Customization is becoming the norm

Perhaps one of the most leaned on new trends for UI design is putting the design into the eyes and hands of the beholder. Customers need to customize their interfaces, in some cases down to the pixel and with a frictionless process.

For example, apps today are letting users pick a “mode” or a color version of the brand’s logo that fits a user’s aesthetic, like Revolut and N26.

Revolut and N26 app screenshots

Image: Revolut & N26

Taking this a step further, Apple is introducing custom design modes to meet users where they’re at in their day. The entire experience is personalized to offer Apple users the most relevant information they need at one moment in time.

An interface is no longer a one-shoe-fits-all situation.

The same is happening with Android. With Material You, the signature design approach of Material Design from Google since 2014 is still there but with a more dynamic and customizable interface.

Android devices will be easier to customize than ever before. Google plans to deliver a boutique UI design experience where you pick the changes you want—like a wallpaper—and Google fills in the blanks with their expert AI suggestions.

Image: Google

Ultimately, Google is giving users total control—down to each pixel. They are out to empower Android users to create an interface that visually appeals to them and includes any unique needs they may have. For example, using high contrast lines, larger fonts, touch-aids, and more.

For UI design experts, this trend means that they will need to be creating interfaces that are adjustable, flexible, and empowering if they want them to be a success. Hopefully some of these design trends have sparked UI design inspiration for you and your current projects.

How to create a modern UI design

To meet user needs in 2021, you’ll need to adopt some best practices as part of your UI design process. These design practices are taken from the best UI design examples and should help lift your work and design process for future projects.

1. Practicality over aesthetics

Modern designs are not just about aesthetics. We see a need for practicality and customizations, as Google demonstrates with ‘Material You’ overcoming ‘Material Design.’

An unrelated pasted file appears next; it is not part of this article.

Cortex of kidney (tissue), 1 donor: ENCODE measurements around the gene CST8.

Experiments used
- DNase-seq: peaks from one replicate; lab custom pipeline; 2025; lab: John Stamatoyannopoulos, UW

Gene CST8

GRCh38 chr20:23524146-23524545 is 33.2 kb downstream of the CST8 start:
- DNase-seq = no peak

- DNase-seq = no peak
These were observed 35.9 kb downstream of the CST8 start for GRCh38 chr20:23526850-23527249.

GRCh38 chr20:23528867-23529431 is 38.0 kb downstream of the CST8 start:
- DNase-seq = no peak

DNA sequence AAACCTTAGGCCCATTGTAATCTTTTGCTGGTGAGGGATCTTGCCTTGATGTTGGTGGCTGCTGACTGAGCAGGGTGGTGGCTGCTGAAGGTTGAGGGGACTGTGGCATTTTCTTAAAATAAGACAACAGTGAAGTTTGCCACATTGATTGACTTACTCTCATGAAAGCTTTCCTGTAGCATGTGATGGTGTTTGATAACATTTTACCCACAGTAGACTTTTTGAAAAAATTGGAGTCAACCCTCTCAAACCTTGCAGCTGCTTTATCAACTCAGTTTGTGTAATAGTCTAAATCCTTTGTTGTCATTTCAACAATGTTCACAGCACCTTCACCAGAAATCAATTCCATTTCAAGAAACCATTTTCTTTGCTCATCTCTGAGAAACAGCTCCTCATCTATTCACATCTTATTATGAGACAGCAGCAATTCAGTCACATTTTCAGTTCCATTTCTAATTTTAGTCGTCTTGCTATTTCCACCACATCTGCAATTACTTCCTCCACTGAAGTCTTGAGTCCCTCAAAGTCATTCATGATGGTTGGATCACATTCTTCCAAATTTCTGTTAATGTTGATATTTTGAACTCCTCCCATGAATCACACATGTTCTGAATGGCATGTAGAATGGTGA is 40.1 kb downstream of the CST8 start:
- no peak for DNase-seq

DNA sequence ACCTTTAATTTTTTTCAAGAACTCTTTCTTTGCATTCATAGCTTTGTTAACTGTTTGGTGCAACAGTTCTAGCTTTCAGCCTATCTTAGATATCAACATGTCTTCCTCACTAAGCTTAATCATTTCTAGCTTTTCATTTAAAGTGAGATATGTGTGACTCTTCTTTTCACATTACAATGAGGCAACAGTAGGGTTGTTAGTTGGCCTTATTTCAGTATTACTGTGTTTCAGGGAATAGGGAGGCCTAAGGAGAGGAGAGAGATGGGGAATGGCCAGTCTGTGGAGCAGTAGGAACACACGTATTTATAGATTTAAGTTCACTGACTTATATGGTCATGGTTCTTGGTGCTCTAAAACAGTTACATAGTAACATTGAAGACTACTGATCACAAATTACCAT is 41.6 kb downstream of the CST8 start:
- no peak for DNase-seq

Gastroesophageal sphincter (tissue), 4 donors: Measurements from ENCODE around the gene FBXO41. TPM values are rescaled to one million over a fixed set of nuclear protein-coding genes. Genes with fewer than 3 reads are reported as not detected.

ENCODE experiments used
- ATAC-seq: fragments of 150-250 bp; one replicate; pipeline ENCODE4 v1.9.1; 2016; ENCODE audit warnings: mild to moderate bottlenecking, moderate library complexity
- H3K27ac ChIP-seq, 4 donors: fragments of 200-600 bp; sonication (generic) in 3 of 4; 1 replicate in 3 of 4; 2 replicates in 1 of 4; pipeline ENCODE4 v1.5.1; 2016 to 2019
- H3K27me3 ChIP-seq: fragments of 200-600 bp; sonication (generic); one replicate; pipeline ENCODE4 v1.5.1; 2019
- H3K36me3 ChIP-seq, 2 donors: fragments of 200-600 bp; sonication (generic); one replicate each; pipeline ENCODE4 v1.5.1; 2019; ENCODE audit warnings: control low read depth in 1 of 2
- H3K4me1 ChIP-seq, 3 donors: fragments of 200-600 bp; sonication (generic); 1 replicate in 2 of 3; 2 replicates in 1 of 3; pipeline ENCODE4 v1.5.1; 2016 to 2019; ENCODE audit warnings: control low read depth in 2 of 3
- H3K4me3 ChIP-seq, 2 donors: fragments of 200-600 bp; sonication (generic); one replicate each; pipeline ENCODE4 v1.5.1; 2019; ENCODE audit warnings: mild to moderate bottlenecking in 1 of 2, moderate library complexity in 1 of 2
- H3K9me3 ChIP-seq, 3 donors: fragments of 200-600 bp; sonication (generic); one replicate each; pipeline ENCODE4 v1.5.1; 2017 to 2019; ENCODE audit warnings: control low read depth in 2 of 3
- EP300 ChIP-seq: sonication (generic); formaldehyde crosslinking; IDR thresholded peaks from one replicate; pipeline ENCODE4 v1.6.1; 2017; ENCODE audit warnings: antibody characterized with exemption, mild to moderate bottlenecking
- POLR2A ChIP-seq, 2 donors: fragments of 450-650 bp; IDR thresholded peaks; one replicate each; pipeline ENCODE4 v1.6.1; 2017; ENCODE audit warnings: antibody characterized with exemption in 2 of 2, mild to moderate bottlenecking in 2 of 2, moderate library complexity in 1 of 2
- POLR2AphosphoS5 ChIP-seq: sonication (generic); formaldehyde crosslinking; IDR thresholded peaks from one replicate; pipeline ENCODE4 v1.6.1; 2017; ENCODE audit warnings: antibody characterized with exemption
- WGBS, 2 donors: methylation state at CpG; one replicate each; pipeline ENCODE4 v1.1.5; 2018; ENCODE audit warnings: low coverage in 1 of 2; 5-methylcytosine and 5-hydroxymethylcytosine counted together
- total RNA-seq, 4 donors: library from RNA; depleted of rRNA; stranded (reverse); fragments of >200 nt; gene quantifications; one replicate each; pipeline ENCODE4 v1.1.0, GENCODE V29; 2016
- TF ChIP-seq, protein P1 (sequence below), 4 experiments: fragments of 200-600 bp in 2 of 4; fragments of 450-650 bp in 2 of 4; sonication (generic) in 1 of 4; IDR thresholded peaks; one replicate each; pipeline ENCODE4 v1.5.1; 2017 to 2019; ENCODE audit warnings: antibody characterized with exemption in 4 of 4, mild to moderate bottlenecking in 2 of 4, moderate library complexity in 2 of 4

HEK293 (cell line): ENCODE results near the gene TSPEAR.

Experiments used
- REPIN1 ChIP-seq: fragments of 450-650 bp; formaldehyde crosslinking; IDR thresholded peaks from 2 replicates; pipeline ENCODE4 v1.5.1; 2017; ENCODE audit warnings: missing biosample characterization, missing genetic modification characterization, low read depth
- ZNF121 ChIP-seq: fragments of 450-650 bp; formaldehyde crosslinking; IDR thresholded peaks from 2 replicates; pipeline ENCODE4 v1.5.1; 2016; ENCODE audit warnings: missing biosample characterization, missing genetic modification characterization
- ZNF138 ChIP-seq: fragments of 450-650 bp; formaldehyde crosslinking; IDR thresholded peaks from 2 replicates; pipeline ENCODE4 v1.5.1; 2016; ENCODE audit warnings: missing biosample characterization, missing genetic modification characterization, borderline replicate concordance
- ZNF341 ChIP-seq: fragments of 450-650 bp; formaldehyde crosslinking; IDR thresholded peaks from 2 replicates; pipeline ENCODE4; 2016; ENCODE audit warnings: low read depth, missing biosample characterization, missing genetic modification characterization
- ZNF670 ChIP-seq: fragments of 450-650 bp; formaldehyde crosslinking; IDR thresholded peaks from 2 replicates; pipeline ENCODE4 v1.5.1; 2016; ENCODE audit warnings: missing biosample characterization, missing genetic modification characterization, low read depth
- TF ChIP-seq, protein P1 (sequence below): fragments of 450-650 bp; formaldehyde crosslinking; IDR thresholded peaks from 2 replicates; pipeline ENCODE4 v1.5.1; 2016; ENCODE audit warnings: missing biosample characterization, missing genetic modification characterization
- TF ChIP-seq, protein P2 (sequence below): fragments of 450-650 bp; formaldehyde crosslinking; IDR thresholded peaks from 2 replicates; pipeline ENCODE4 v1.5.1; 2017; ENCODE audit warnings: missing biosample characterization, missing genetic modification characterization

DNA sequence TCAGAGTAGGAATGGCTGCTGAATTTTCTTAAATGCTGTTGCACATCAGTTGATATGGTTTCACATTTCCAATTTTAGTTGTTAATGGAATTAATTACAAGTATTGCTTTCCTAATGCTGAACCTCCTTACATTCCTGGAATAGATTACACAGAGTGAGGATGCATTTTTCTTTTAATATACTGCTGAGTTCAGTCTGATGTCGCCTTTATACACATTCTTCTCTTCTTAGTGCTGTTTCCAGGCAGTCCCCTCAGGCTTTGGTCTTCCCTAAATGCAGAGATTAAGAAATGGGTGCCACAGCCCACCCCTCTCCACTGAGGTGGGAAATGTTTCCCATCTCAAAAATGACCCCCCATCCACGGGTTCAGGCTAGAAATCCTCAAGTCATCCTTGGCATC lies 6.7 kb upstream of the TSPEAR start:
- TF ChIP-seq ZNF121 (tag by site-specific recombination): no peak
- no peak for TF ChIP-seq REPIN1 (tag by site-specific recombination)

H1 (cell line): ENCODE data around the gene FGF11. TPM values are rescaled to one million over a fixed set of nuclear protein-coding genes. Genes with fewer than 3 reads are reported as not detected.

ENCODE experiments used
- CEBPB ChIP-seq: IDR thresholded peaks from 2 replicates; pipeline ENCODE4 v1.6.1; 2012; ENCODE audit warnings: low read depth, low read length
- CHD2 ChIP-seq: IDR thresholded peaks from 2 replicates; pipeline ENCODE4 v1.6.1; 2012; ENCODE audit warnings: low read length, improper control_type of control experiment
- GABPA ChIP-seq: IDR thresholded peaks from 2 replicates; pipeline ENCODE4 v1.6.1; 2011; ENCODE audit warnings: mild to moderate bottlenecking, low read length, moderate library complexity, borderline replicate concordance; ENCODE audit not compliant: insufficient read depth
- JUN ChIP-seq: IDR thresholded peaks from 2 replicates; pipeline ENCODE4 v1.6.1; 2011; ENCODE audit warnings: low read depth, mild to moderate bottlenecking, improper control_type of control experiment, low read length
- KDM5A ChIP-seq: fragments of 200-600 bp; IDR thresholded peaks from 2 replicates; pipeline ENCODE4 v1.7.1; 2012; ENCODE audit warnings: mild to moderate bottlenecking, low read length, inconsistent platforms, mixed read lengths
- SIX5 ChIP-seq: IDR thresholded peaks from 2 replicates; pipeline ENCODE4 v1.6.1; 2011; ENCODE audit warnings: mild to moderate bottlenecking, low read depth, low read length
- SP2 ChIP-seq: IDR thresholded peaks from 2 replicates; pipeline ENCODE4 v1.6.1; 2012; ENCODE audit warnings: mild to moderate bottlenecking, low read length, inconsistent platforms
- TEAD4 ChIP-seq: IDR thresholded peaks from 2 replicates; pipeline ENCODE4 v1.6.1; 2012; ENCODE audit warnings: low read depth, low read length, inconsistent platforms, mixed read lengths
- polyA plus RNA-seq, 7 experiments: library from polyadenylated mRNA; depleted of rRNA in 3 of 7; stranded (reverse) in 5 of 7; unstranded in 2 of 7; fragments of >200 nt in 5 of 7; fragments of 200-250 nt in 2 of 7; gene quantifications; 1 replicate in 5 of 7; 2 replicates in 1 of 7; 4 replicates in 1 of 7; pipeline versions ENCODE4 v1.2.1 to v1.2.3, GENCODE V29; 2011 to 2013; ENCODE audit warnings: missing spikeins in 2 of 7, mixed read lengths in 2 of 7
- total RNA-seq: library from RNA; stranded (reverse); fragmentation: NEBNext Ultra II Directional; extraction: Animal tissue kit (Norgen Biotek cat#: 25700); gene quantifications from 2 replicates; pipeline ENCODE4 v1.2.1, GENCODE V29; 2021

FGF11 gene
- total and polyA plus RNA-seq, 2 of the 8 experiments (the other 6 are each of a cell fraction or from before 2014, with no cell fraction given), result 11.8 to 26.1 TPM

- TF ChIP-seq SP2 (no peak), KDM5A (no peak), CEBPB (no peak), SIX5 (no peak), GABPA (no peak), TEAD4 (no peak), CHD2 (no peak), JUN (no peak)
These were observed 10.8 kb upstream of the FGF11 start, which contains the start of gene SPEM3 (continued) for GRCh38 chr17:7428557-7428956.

This change is driven more and more by changing cultural norms. Long gone are the days of heavy Instagram filters. Instead, minimal filters, practical TikTok and Youtube videos are beginning to hold a higher value.

What does this say about our designs? People are championing practicality. Usability has always been a key aspect of great design and remains the case in 2021.

2. Design inclusively

Not only is inclusivity mandatory if you want your design to appeal to as many people as possible, but we’re also in an era where if your design is not inclusive, you’ll be called out for it.

Pride Month 2021 saw a wealth of customers calling out brands on social media that were raising flags for LGBTQI+ people yet actively donating towards political campaigns that discriminate against those people.

If you’re not keeping inclusivity in mind, be prepared to face the wrath of the consumer.

3. Be consistent

Consistency is a key principle of UI design. This comes through consistent UI design elements like visuals, interactions, copy, and more.

According to Jakob’s Law, users expect your product to work the same across the board and align with industry standards and competitor websites. When navigating your interface, they shouldn’t have any surprises or unfamiliar elements.

4. Set the narrative

“For me, the big one is defining the narrative. So, considering the full user journey as a story and deciding what to tell users and where.

This kind of approach means we never overload users with information, reduce cognitive load, and help them navigate a user funnel with minimal friction.

It lets us in UX design prioritize the types of UI design elements we need and the primary purpose of each placement, leading to more focused content for the user.”

Andy Mckendry Senior UX Writer | Content Designer & Strategist.

5. Enable learning without learning

As Joel Spolsky of Trello said: “A user interface is well-designed when the program behaves exactly how the user thought it would.” This needs to remain consistent within your UI design if you want designs to remain modern.

“Don't try to reinvent the wheel. Focus on what's yet to tackle instead of trying to go around the standards already in place and expected by the user. This way, even a new interface will feel familiar and intuitive, instead of possibly becoming a nightmare to figure out, equaling more time-consuming in comparison to the eventual ‘competition.’”

Filipe Fernandes: Digital Product Designer

Users should intuitively know where to go and how to interact when navigating a new product. Let your users learn your interface with ease by creating interfaces according to the established laws of UX and common design practices.

Design, iterate, delight

There's a way to get actionable user insights from your interfaces faster and ultimately create better user experiences.

8 skills for modern UI designers

UI design experts need to be consistent, cohesive, and deliberate in their approach. So the core skill for me is strategic, big-picture thinking.

Andy Mckendry, Content Designer and Strategist

Andy Mckendry, Content Designer and Strategist

Let’s explore eight skills that all modern UI design experts need to create effective user interfaces in 2021.

1. Strategic